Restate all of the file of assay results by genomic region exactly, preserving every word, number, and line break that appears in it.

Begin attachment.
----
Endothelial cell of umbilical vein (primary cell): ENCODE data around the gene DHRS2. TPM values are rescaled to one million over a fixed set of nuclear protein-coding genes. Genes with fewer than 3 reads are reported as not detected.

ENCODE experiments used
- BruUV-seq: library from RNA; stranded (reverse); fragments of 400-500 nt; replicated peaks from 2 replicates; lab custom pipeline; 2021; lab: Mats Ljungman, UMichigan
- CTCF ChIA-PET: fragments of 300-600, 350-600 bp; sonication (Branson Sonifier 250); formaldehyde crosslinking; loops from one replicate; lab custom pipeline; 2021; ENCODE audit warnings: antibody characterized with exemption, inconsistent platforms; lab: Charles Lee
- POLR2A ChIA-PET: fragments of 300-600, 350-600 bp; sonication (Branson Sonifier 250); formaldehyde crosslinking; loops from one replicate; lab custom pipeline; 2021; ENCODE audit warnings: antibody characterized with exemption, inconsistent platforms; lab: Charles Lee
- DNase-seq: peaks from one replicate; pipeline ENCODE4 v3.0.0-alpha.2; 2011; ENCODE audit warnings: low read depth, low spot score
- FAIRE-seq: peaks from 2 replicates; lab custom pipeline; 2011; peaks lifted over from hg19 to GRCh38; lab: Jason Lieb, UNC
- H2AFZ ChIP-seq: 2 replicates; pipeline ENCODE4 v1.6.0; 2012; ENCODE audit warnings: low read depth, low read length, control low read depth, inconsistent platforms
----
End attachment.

Endothelial cell of umbilical vein (primary cell): ENCODE data around the gene DHRS2. TPM values are rescaled to one million over a fixed set of nuclear protein-coding genes. Genes with fewer than 3 reads are reported as not detected.

ENCODE experiments used
- BruUV-seq: library from RNA; stranded (reverse); fragments of 400-500 nt; replicated peaks from 2 replicates; lab custom pipeline; 2021; lab: Mats Ljungman, UMichigan
- CTCF ChIA-PET: fragments of 300-600, 350-600 bp; sonication (Branson Sonifier 250); formaldehyde crosslinking; loops from one replicate; lab custom pipeline; 2021; ENCODE audit warnings: antibody characterized with exemption, inconsistent platforms; lab: Charles Lee
- POLR2A ChIA-PET: fragments of 300-600, 350-600 bp; sonication (Branson Sonifier 250); formaldehyde crosslinking; loops from one replicate; lab custom pipeline; 2021; ENCODE audit warnings: antibody characterized with exemption, inconsistent platforms; lab: Charles Lee
- DNase-seq: peaks from one replicate; pipeline ENCODE4 v3.0.0-alpha.2; 2011; ENCODE audit warnings: low read depth, low spot score
- FAIRE-seq: peaks from 2 replicates; lab custom pipeline; 2011; peaks lifted over from hg19 to GRCh38; lab: Jason Lieb, UNC
- H2AFZ ChIP-seq: 2 replicates; pipeline ENCODE4 v1.6.0; 2012; ENCODE audit warnings: low read depth, low read length, control low read depth, inconsistent platforms